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The UrSafe app is hands-free and voice-activated.

The UrSafe app is hands-free and voice-activated. (PRNewsfoto/UrSafe)

WASHINGTON — A new mobile app launched Tuesday claims to activate at the sound of a safe word and immediately alert a user’s friends, family and 911 in an emergency, as well as share the GPS location and livestream audio and video to selected contacts.

The creators of the app, UrSafe, want to improve personal safety and accelerate response times to sexual assaults and other violent crimes. Service members are a main component of their target audience.

“We’ve seen this crisis taking over not just in the military, but as a society as a whole, with assaults,” said Dr. Anthony Oyogoa, a physician and a cofounder of UrSafe. “We wanted to ask the question: What can technology do? I took the baton, and we’ve gone back and forth trying to create something we think starts the process of addressing this.”

In its simplest form, UrSafe costs users $3 each month. They’re instructed to create a safe word, which can be activated in an emergency by opening the app and saying the word aloud. The app is trained to activate only at the user’s voice, Oyogoa said.

When activated, the phone will automatically share their name and GPS location with emergency dispatch, as well as three friends or family members chosen by the user.

“We believe in those moments, it could save a lot of lives,” Oyogoa said. “Those are really critical moments.”

The app’s developers are also hoping — if it’s used widely enough -— UrSafe will become a deterrent to potential perpetrators.

While troops can download UrSafe like anyone else, Oyogoa and the app’s other developers are hoping to launch a military-specific version that would include a service member’s chain of command in the emergency alert, as well as civilian authorities. The military version of the app is complete; now UrSafe’s founders are waiting on military leaders to agree to use it.

Heath Phillips, an outspoken military sexual assault survivor, is throwing his support behind UrSafe. Phillips is a Navy veteran and advisory board member for Protect Our Defenders, a national organization dedicated to ending sexual harassment and assault in the military.

In recent months, Phillips has shared UrSafe’s message with several senators and House members on Capitol Hill. The law does not permit Congress to mandate the military use a privately owned app, but UrSafe’s goal is to have lawmakers encourage the Pentagon to test the app on a small scale and track outcomes before potentially broadening its use.

A Defense Department report released in May showed that 20,500 service members experienced sexual assault in 2018, up from 14,900 in 2016. Sexual assaults against female troops increased by 44% since 2016, with the highest increase affecting junior enlisted servicemembers.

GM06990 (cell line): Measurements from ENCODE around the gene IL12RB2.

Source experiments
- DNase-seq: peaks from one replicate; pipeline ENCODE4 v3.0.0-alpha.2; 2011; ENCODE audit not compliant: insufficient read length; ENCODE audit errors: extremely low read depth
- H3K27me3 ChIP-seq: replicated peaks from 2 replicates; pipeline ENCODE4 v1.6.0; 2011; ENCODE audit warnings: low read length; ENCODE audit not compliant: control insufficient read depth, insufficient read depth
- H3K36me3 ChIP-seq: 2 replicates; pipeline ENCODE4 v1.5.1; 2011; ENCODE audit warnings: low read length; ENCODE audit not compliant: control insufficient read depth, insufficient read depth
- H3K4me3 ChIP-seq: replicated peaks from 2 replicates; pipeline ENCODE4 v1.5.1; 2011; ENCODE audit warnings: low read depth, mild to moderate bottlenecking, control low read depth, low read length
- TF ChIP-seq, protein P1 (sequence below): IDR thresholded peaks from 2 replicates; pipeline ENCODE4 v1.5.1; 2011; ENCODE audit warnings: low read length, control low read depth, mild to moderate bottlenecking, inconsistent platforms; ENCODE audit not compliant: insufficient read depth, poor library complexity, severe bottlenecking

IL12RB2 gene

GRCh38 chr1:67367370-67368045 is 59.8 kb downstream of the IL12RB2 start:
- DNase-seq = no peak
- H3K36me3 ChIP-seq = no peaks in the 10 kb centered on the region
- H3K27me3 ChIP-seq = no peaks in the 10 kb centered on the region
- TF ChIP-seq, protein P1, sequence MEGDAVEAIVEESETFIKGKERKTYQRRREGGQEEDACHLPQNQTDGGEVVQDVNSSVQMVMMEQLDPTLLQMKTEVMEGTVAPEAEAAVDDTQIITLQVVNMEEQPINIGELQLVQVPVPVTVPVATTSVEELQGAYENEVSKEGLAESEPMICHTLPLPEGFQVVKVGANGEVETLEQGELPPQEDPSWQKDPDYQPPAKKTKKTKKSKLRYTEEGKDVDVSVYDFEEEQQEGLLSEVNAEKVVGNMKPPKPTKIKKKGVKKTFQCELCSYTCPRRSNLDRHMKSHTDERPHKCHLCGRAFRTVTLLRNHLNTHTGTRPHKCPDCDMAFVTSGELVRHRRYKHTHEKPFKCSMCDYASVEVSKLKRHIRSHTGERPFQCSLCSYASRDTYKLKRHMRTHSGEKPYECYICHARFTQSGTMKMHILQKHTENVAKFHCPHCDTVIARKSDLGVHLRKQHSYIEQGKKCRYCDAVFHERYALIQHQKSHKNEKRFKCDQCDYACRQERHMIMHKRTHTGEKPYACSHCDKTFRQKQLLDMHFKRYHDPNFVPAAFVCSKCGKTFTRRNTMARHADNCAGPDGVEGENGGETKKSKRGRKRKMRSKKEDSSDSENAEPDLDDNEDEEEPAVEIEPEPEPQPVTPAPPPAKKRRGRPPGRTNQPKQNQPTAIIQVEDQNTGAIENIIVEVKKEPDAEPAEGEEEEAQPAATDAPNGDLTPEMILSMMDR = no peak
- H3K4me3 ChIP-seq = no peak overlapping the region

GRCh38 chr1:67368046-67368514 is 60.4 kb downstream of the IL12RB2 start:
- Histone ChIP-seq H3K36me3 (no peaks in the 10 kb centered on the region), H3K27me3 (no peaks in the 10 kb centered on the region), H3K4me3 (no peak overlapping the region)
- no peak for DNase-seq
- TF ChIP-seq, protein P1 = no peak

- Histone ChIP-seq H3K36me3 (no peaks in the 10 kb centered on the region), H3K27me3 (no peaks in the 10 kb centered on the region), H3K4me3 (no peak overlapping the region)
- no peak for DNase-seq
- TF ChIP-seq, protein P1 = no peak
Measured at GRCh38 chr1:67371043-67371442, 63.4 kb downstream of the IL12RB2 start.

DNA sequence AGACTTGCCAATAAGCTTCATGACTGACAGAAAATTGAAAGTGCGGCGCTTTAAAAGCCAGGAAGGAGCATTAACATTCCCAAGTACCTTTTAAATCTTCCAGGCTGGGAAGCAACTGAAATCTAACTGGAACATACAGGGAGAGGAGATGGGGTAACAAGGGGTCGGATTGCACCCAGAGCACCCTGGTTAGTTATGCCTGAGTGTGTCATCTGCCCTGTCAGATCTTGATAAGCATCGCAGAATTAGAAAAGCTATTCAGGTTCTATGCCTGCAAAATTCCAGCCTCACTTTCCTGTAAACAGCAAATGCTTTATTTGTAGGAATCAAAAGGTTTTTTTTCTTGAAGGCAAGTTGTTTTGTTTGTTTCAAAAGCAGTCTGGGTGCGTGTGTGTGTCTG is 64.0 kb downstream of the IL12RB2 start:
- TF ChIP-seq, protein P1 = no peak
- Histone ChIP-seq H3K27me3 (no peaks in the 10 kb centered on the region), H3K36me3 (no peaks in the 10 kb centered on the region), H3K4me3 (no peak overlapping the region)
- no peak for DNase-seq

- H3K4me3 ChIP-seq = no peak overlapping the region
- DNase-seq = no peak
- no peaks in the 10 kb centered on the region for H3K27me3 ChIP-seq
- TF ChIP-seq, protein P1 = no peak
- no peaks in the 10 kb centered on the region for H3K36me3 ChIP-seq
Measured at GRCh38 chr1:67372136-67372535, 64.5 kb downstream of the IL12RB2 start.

UrSafe has “done the research and the work, and now we’re handing it to the military to say, ‘Here, let’s do this,’” Phillips said. “I think they should step up and initiate this. They’re always talking about ‘zero tolerance,’ and now they’re being offered a tool to help.”

The biggest benefit Phillips sees in the app is to help prevent the “he said, she said” of sexual assault reporting.

“As soon as you say your call word, everybody is getting an alert. Automatically, it’s audio. It’s video,” Phillips said. “If you’re getting beat up in a parking lot, they know what happened. Sexually assaulted? They know. A lot of cases get thrown out because there’s no evidence, no proof, and it’s his testimony versus her testimony. This right here is a game-changer.”

Phillips joined the Navy at 17. He was sexually assaulted soon after arriving at his first ship, and he spent months being beaten and raped by fellow sailors. He went AWOL and eventually accepted an “other than honorable” discharge to get out of the Navy. His discharge was corrected to honorable in 2018, nearly 30 years after the fact.

When Oyogoa shared UrSafe with Phillips, the Navy veteran thought back to his first time being assaulted.

“If I had this on my phone … I wouldn’t have been called a liar or went through 10 months of sexual assaults and beatings,” Phillips said. “The proof would’ve been there.”

UrSafe is available starting Tuesday through Apple’s App Store and on Google Play.

wentling.nikki@stripes.com Twitter: @nikkiwentling

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Nikki Wentling has worked for Stars and Stripes since 2016. She reports from Congress, the White House, the Department of Veterans Affairs and throughout the country about issues affecting veterans, service members and their families. Wentling, a graduate of the University of Kansas, previously worked at the Lawrence Journal-World and Arkansas Democrat-Gazette. The National Coalition of Homeless Veterans awarded Stars and Stripes the Meritorious Service Award in 2020 for Wentling’s reporting on homeless veterans during the coronavirus pandemic. In 2018, she was named by the nonprofit HillVets as one of the 100 most influential people in regard to veterans policymaking.
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